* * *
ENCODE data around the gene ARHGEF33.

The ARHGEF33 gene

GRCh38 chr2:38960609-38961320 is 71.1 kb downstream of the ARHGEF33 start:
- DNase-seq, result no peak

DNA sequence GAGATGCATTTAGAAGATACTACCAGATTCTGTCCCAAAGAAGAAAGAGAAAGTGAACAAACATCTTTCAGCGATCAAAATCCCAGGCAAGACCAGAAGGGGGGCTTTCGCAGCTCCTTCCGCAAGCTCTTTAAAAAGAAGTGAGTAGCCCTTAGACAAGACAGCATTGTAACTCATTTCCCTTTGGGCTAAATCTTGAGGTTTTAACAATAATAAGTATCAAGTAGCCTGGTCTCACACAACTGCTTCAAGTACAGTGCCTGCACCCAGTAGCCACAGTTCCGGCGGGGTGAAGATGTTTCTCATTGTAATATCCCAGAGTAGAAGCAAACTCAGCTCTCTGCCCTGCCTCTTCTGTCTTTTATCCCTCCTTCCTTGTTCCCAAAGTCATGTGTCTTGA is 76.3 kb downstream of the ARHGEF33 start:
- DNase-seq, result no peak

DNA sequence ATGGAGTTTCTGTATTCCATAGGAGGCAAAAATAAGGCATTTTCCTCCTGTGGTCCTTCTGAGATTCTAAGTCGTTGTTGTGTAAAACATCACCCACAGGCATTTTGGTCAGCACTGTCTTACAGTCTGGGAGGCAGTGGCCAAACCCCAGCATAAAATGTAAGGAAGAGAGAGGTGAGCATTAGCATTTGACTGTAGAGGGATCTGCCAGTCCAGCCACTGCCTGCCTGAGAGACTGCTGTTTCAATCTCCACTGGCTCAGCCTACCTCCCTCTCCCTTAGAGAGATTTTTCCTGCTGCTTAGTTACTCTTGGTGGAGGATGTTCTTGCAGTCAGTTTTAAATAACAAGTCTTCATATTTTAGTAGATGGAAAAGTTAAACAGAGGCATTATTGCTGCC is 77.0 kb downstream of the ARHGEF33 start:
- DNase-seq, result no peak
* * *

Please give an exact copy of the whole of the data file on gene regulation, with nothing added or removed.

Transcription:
ENCODE data around the gene ARHGEF33.

The ARHGEF33 gene

GRCh38 chr2:38960609-38961320 is 71.1 kb downstream of the ARHGEF33 start:
- DNase-seq, result no peak

DNA sequence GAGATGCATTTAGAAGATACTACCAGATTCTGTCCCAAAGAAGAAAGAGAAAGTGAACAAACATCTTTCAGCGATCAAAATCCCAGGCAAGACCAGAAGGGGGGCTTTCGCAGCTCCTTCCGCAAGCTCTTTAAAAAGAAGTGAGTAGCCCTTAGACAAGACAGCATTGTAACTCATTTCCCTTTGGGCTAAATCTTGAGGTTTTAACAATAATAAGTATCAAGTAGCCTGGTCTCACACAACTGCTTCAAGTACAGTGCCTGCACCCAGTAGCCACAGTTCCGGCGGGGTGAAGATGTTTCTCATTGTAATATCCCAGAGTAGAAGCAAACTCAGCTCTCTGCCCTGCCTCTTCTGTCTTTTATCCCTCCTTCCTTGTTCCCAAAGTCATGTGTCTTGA is 76.3 kb downstream of the ARHGEF33 start:
- DNase-seq, result no peak

DNA sequence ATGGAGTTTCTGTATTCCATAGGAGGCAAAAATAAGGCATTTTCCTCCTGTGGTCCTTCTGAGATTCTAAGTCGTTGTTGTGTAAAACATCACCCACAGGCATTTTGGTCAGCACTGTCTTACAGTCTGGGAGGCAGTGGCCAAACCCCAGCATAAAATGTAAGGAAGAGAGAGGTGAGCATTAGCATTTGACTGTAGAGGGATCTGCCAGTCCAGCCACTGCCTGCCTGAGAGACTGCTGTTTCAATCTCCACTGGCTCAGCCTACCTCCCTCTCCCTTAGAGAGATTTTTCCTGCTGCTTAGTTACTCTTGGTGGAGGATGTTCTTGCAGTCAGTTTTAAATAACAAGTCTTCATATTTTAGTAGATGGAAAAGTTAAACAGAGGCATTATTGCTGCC is 77.0 kb downstream of the ARHGEF33 start:
- DNase-seq, result no peak